Though that does little to insulate clichés from the claim that they’re annoying, which at first glance they would certainly seem to be. Email clichés are the delivery system through which we receive the passive aggression of our coworkers (“FYI, best practices moving forward”), the news from our collaborators that they’ve flaked (“sorry for the radio silence”) or from anyone letting us know that we’ve flaked (“just following up”). Email clichés are annoying the way an alarm clock is annoying. We hate the noise our alarms make because we don’t want to get out of bed. If I were to change my alarm to soothing whale noises, I might enjoy it more. But if I end up spooning my alarm clock and half-consciously making whale noises back at it, that’s not going to do anything to address the actual stress of starting my day. Likewise, the idea that email clichés themselves are what’s annoying, that people need to replace them with original turns of phrase that will then have to be newly interpreted, just makes workplace communication take more time and energy, thus exacerbating the actual problems which cause you to feel frustrated in the first place.
A more valid criticism would be that clichés are insincere. After all, when I write in an email that I hope someone is well, I am not literally sitting at my desk, rocking back and forth while I beg the universe to spare the recipient from the stream of unrelenting torment which is every sentient being’s daily burden. I’m just being polite. Or rather, I’m indicating to the recipient that, though I don’t know them personally, I believe they deserve to be approached with politeness even if only because they’re a human being. Phrases like “I hope you’re well” or “I hope this finds you well” are fast, efficient ways to get this sentiment across without being awkward.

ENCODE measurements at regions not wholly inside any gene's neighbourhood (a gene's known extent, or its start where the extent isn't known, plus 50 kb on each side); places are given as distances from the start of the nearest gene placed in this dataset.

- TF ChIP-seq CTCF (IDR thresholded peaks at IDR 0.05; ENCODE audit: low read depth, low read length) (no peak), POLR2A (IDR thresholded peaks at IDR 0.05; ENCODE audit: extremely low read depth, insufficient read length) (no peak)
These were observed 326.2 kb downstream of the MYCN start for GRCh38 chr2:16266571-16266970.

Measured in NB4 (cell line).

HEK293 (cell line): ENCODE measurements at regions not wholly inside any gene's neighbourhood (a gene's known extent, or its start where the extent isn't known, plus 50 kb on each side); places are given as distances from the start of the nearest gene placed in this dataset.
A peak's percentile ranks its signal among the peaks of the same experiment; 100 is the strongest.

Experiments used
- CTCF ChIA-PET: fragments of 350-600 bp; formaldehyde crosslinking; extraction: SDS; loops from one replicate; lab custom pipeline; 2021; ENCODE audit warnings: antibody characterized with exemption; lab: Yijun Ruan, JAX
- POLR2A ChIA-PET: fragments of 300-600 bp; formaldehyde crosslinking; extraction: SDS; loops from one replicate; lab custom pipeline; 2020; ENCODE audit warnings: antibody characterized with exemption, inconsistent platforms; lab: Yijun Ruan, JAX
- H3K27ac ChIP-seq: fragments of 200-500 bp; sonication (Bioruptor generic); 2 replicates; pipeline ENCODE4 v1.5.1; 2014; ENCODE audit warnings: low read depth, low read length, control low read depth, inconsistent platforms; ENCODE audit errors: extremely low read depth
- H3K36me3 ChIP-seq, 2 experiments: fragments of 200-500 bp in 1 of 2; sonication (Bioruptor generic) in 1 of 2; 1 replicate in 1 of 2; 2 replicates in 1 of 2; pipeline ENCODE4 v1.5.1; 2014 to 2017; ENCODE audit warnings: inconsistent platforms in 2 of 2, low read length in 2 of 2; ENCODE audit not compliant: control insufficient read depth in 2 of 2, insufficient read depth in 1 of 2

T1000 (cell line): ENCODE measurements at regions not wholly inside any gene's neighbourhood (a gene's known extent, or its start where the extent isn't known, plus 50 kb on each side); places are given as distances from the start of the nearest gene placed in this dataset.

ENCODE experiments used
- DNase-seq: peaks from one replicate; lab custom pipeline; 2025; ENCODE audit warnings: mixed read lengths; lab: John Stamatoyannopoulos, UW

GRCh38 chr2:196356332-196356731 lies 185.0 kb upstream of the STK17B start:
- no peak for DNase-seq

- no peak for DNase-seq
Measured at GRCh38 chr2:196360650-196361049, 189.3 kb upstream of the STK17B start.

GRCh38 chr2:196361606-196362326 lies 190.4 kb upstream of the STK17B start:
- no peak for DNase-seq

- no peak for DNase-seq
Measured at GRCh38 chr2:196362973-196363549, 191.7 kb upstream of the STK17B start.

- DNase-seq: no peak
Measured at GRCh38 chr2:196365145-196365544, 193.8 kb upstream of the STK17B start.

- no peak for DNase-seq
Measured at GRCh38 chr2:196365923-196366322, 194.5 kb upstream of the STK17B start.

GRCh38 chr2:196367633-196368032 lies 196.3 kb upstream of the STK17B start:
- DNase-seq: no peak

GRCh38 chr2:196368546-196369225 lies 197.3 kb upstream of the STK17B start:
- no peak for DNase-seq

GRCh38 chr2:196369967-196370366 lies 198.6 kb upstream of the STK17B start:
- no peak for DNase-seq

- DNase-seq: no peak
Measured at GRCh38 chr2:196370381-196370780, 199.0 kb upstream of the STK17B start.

Just consider the sort of weird emotional energy that would have to go into making the claim “hope you’re well” feel literally true.
Before writing this email, I decided to get to know you a little by spending some time on your various social media profiles. Right away, I have to say that I admire your devotion to your fiancée, Amber. Also, I can already tell you two are going to be wonderful parents based on how you dote on your incorrigible rottweiler puppy, Zappa (is that a reference to the musician?). I was also saddened to learn about your stepfather’s recent health issues. I hope he’s feeling better. Knowing everything that I know about you and sensing from that your general goodness, how could I start this email by doing anything other than hoping this email finds you well?
Also, if you could send me a pdf of last quarter’s P&E, I would greatly appreciate it.
Or maybe it would just be better to use an agreed upon pleasantry.
I don’t expect people to be excited to deploy an email cliché, anymore than they should sprint down the halls of their offices singing show tunes at the idea of using a paperclip or updating a spreadsheet. But as a person who’s devoted his entire adult life to the pursuit of writing, the main thing I’ve learned is that there are no perfect solutions. A quote I often share with my students is Aristotle’s, “a friend to everyone is a friend to no one.” Likewise, a piece of writing that attempts to live up to every possible standard won’t end up being much of anything. Good writers train themselves to seek out and recognize the goal of a specific piece of writing and then organize their decisions around that aim. To use a cliché in defense of clichés, you have to use the right tool for the job. A cliché might not be pretty, but neither is a nail gun. Of course this is just one writer’s opinion. All I ask is that you give it some thought. Thanks in advance.